Thursday, October 19, 2017

A Life-Changing Experience?

      I heard myself say it: “It was a life-changing experience.”  Everyone in front of me nodded – but a question jabbed me in the side of my head: “Yeah, well if so, why am I not more… changed?”  We were in Assisi, a dramatic place where I take pilgrims fascinated by St. Francis.  I told them about my first visit there in 1984, and how I was transformed.  Their appetites were whetted.  Over two days, we visited key places where pivotal moments of Francis's life happened - and then as the climax, we climbed to the top of Eremo delle Carceri, a beautiful mountaintop refuge, and shared in Holy Communion. 
Quite a few said, "That was life-changing."

In the rush of the moment, you feel like nothing will ever be the same.  But then you’re back at work, stress mounts, your back hurts, you’re running late, disappointments or failures bedevil you – and you succumb to the same old, nasty habits you’ve always had.  What’s the point of the “life-changing experience” if life isn’t really changed so much?  I mean, I’ve had plenty of them by now, at the ripe age of 62.  A retreat at Windy Gap in college, a silent clergy retreat with Roman Catholics near Durham, a flat out amazingly successful revival series a few years back, my daughter’s ordination – the list goes on.  With a several dozen life-changing experiences, I should be brazenly holy, having shed most of my earthly addictions, perhaps even like St. Teresa 
clinging to the altar rail so as not to float up to the ceiling during prayers.  If anything, the gravity of my fallen nature is heavier than ever.

     I could trot out that old “I’m not who I ought to be; I’m not who I should be; but thank God, I’m not who I used to be.”  Perhaps the way you can’t perceive a child’s growth day by day, but then one day she’s 5’7”, maybe I have grown.  Or, maybe it’s a Cappadocian kind of thing:  my growth, my learning is a real thing, but only opens a door that shows me how much further I have to go; each question answered births three new questions, and I’m more confused than ever about God and this Christian life.  I have changed my approaches to mission, and I emphasize mercy way more than I did decades ago.

     Probably we don’t reckon with the inevitable slippage in the soul, that danged second law of thermodynamics in the heart – that things tend toward disorder and chaos.  I see this in preaching.  I tell people anything really – that God doesn’t cause car accidents or sow cancer cells in their beloved.  They nod – but then a few weeks later one is phoning me to ask why God gave his wife cancer.  Or, caught up in worship, someone resolves to be holy, or not so materialistic – and by 2pm the experiment has blown up.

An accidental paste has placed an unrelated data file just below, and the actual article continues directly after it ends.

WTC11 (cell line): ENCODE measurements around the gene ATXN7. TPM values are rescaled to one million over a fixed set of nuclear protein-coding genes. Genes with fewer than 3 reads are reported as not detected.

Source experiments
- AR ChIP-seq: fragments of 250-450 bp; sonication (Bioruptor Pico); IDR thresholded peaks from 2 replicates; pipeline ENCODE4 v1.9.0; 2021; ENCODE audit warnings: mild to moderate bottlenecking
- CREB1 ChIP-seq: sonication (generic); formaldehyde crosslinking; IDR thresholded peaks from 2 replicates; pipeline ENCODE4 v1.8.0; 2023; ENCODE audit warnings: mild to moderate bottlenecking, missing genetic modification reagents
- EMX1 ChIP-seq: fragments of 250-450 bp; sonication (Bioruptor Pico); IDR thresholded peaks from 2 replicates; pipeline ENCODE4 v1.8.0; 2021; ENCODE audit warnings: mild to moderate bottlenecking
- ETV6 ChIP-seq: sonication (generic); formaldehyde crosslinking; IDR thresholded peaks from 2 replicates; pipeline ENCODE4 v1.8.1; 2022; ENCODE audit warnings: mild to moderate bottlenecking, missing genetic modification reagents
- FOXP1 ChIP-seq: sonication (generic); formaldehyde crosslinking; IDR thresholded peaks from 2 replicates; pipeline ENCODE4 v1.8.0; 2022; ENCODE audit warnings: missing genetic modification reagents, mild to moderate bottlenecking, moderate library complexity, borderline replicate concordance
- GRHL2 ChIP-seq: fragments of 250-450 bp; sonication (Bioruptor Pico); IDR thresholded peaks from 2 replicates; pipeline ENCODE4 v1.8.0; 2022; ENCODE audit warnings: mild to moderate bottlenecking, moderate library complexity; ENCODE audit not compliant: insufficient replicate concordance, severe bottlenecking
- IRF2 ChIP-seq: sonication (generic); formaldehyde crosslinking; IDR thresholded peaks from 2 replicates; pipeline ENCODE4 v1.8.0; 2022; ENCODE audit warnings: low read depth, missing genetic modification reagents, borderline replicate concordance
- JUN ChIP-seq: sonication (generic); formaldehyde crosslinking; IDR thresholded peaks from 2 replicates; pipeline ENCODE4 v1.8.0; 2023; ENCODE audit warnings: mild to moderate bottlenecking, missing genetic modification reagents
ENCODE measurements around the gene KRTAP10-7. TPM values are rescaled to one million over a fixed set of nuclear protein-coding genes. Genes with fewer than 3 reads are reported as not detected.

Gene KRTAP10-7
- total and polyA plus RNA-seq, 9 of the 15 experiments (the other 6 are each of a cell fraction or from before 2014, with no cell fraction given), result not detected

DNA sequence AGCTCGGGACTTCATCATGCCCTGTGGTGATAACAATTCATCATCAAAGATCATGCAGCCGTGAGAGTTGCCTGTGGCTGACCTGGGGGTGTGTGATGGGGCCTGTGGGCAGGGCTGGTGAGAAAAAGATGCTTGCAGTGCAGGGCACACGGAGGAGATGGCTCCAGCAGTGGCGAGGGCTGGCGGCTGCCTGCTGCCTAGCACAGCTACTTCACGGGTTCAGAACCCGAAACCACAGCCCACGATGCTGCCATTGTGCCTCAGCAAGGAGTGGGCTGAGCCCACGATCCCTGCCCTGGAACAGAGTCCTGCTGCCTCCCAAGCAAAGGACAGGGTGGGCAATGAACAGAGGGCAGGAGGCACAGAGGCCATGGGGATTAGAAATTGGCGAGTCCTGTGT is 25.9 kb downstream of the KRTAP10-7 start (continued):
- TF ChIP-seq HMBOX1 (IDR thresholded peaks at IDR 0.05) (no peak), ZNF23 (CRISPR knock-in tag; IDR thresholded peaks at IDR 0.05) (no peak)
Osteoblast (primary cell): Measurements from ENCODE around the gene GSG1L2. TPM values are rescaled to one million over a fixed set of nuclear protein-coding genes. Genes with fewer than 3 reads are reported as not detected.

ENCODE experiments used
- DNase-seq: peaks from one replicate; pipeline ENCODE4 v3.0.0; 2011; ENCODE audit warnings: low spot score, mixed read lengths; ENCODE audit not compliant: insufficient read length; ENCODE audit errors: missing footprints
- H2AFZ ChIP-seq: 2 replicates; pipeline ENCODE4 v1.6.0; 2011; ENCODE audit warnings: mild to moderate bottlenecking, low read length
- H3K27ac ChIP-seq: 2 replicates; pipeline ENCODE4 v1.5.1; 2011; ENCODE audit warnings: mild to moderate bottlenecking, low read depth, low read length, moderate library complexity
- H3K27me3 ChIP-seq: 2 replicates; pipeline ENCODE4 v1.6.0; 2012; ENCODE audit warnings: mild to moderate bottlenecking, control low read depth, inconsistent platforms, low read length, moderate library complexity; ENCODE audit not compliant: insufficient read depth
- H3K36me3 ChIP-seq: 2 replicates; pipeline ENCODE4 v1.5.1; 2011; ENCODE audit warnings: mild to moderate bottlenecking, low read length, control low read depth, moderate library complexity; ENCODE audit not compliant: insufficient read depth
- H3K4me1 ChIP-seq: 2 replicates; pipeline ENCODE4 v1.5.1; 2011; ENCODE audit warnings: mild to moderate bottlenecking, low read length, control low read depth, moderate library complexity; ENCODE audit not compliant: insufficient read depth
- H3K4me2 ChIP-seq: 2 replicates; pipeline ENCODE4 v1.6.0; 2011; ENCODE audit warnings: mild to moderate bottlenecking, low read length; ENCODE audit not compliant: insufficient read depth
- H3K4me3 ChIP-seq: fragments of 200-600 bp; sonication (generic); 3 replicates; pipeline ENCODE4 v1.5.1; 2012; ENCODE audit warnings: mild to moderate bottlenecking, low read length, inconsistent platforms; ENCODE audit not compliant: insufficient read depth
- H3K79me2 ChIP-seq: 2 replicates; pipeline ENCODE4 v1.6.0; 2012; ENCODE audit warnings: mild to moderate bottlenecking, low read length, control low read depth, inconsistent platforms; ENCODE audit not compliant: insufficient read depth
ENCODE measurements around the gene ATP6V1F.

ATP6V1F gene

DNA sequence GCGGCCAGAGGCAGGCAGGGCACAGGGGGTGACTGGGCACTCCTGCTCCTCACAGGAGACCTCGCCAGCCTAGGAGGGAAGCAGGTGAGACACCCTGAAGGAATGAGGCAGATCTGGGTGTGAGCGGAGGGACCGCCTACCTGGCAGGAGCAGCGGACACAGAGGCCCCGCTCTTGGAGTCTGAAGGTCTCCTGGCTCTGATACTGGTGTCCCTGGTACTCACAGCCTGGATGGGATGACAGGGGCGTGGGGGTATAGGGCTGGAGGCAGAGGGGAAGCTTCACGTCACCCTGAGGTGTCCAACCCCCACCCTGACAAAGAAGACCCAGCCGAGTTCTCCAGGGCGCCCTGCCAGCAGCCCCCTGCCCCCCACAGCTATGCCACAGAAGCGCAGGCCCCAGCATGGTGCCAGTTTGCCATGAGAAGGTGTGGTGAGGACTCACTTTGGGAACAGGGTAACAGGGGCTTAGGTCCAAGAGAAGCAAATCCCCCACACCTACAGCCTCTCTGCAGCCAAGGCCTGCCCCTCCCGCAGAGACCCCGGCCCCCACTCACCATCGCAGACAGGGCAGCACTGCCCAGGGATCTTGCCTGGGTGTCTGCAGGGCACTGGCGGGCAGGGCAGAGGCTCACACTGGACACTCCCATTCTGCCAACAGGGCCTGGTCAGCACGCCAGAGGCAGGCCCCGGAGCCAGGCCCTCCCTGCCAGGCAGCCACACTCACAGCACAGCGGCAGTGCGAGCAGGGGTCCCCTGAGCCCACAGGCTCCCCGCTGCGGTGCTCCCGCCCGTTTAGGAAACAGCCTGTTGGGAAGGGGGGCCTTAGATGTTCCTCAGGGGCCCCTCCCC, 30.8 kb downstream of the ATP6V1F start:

Maybe we focus too much on the emotion, on the drama of the moment.  I find most pilgrims who travel with me are seeking just that:  the riveting, knee-buckling moment – even better if captured by a photo on Facebook.  Two years ago I took a group to Qasr el-Yehud, a pretty cool spot on the Jordan river where Jesus might have been baptized.  On the way I told my group how amazing it was, how peaceful and moving our service of baptismal renewal – in the Jordan no less! – would be.  When we arrived, a veritable Egyptian plague of gnats and flies had swarmed all over the place, as had huge groups of robed people chanting, shouting, and singing loudly the kind of Christian music I frankly don’t care for.  We wedged our way to the water, waving off the bugs, I hollered a prayer, and we scrambled back to the bus.

     Massive disappointment.  But then it dawned on me – and I told them – that we crave the drama more than concrete, sustainable reality.  As Maggie Ross put it, there are always those who prefer their experience of God to God himself.  Baptism, as in the gift of God’s Spirit and our place in the Body, is a fact, not remotely dependent on mood, or dramatic setting, or shimmering emotion.  In fact, the point of baptism is that you are baptized even in the ugly, awkward, dull and banal moments.  Flabby Christians see an orange sunset or snow on a mountain peak and say Ahh, God does great work!  The mature see God in more places – and the saints understand God is in the storm, the places nobody photographs, the prison cell, the heartbreak and all other not-ready-for-Facebook locales and events.

     Certainly our life with God and in the Body is won or lost, not in moutaintop retreat moments, but in the daily exercise of spiritual disciplines, in what Kathleen Norris described as “repetition as saving grace.”  And yet, we might be wise to seek out special moments, some high drama in this long life of faith.  Without them, we might be like the foolish husband who, on his 31st anniversary, when asked by his wife if he remembered, responded, “Honey, don’t you remember that great overnight trip we had on our 5th anniversary?  Wasn’t that enough?”  No one anniversary junket is enough, just as no towering spiritual high moment is enough.  It will never be enough, at least on this side of eternity – which will finally, and thankfully, be a thoroughly and permanently life-changing experience.

My newest book, Weak Enough to Lead, is out - a very different book about leadership, for church leaders but also leaders in business, community and even family.